Red Wing mayor secures Republican nomination for state Senate
LAKE CITY -- John Howe locked down the Republican endorsement for state Senate District 28 on Saturday, besting a three-man field at the party's convention.
Howe, Red Wing's mayor, said he will push for a reduction in government spending, as well as a focus on family values, which he said included pro-life and anti-gay marriage views.
He beat out Rod Johnson of Cannon Falls and Craig Livingstone of Red Wing in voting by delegates who attended Saturday's Republican Senate District 28 endorsing convention at Lake City's Lincoln High School.
Howe will be running for the seat held by Sen. Steve Murphy, DFL-Red Wing, who has announced he will not seek reelection. Murphy has held the seat since 1992 and Republicans on hand stressed the importance of picking up the spot in November.
The DFL has yet to produce a candidate, giving more credence to Republicans who think the district, which includes Wabasha, Goodhue, and Winona counties, is theirs to lose.
Minority leader Sen. David Senjem, R-Rochester, said conservatives are "optimistic, but not over confident" about their chances.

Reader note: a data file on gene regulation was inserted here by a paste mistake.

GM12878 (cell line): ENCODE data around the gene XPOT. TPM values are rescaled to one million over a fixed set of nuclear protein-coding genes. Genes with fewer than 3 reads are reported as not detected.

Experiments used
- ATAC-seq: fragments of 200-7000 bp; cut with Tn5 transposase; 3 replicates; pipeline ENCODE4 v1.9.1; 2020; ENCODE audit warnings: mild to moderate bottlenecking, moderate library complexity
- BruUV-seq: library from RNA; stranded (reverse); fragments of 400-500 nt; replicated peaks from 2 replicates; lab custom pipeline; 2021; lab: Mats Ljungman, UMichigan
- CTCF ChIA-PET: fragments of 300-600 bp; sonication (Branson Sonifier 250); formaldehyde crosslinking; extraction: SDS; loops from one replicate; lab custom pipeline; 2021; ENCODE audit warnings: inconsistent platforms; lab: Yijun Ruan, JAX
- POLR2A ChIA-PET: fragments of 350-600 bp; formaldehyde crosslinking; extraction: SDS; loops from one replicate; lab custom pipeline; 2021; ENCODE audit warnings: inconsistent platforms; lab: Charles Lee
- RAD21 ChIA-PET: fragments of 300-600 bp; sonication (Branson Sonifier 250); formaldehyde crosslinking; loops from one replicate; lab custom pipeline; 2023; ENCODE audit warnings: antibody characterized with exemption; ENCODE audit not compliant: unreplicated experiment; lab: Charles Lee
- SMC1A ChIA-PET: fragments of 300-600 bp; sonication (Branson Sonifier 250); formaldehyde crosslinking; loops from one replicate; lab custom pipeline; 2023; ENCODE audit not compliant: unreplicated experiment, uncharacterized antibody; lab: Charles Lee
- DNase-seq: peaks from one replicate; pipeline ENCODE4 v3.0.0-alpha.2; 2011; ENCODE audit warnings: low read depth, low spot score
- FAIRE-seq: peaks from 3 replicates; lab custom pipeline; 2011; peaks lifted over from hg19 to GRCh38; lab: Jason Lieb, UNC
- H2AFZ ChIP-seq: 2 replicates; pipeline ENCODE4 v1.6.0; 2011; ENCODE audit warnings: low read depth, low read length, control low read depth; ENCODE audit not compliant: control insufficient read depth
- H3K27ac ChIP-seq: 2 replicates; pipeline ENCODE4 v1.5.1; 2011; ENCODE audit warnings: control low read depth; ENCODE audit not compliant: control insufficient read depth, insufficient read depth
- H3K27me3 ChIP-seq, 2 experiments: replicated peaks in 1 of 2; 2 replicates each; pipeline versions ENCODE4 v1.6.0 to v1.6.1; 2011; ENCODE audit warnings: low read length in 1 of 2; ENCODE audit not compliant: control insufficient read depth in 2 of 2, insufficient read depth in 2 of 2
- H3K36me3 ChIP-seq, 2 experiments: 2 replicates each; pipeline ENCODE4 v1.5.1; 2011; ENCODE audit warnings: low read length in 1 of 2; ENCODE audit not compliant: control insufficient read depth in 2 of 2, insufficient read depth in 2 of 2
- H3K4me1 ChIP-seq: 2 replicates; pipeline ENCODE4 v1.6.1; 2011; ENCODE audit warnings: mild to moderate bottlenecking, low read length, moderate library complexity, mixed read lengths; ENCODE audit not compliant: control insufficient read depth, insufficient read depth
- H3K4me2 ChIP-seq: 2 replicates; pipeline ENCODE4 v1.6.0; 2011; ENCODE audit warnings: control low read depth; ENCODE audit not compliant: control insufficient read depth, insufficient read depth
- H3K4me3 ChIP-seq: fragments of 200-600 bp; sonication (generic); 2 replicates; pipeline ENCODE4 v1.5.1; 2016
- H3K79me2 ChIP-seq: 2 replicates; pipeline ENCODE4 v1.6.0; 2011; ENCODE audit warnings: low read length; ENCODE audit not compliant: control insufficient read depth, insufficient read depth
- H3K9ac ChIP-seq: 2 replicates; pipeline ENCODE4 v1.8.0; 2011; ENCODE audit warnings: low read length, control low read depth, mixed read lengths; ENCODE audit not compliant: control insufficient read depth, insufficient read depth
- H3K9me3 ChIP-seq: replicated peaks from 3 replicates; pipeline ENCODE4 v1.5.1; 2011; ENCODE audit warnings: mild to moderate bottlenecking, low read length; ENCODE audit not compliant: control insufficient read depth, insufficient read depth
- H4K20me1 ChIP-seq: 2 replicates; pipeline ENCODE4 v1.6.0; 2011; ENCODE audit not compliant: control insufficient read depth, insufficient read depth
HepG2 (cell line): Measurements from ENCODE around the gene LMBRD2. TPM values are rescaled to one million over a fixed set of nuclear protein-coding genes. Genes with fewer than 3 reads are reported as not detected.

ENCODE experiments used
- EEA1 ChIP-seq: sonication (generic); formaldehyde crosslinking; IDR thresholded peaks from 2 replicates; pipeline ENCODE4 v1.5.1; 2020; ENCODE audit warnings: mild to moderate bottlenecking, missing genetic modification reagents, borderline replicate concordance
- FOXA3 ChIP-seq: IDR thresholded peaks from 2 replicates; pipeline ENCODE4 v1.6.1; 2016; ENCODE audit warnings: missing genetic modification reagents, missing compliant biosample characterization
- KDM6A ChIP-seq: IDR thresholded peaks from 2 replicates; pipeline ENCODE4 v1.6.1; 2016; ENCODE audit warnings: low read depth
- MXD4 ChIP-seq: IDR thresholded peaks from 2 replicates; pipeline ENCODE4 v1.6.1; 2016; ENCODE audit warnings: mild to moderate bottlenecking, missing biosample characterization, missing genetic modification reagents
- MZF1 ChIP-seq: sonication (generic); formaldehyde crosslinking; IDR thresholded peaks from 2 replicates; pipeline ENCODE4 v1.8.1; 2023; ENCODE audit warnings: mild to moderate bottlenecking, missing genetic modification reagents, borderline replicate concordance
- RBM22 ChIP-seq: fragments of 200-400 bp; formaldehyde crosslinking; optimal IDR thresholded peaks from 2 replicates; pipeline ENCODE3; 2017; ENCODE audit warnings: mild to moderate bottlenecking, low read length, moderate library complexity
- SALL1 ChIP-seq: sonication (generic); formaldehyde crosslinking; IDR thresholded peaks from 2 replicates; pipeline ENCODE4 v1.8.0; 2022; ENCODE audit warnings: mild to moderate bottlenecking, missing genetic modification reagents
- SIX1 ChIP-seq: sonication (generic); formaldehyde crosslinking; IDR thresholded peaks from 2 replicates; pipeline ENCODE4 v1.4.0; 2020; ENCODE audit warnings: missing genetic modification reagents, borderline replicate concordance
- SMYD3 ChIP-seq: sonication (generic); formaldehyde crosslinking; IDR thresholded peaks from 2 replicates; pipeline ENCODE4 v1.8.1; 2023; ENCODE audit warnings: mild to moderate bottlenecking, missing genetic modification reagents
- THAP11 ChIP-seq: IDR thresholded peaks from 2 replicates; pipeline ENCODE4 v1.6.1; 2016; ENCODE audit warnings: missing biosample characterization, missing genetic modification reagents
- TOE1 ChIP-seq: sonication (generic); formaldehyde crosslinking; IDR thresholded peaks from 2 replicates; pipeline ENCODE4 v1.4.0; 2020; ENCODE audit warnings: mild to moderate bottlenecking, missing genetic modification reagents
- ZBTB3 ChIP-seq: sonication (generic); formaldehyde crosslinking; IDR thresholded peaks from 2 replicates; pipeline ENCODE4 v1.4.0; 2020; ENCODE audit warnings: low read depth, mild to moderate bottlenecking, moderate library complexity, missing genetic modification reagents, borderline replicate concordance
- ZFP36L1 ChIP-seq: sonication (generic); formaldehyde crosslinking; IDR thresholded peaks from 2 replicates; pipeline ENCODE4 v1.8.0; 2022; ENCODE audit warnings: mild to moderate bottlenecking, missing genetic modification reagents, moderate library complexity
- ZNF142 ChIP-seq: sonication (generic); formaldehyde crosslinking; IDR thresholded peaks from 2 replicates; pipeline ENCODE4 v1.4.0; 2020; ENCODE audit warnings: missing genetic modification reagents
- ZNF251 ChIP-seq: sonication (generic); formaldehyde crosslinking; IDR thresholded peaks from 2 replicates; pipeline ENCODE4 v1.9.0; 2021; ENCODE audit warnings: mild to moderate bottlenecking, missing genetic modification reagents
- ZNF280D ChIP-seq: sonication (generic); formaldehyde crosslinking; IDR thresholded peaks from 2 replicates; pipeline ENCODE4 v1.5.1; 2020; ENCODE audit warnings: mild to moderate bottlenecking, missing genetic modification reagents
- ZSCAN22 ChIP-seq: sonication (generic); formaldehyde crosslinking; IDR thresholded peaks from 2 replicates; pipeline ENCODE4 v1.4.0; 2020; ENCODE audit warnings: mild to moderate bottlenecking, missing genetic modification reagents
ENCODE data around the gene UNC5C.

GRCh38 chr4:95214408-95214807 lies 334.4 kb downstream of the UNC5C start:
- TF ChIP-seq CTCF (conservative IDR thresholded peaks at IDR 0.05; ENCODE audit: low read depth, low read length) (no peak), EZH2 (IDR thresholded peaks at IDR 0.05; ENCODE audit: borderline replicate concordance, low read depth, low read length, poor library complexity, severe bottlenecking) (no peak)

"The wind is blowing the right way," Senjem said.
Later, he took to the podium at the convention during a vote counting period, revving up the supporters in attendance by saying the Republican nominee will win Murphy's seat. In between speeches and vote counting, organizers used the downtime to tell jokes about President Obama over the microphone.
Johnson received the second-most votes during the first ballot but lost ground to Howe as the delegates continued voting.
Howe eventually secured the votes of 135 delegates on the third ballot. a candidate needed 122 for nomination.
Johnson made his name in southeastern Minnesota as a broadcaster and auctioneer. His supporters on Saturday made a strong push for the nod with many of them joining him on stage during his speech to delegates.
While Johnson carried strong support in coming up short, there won't be a challenge at the ballot box.
The three candidates agreed to abide by the party endorsement and not entertain a primary election.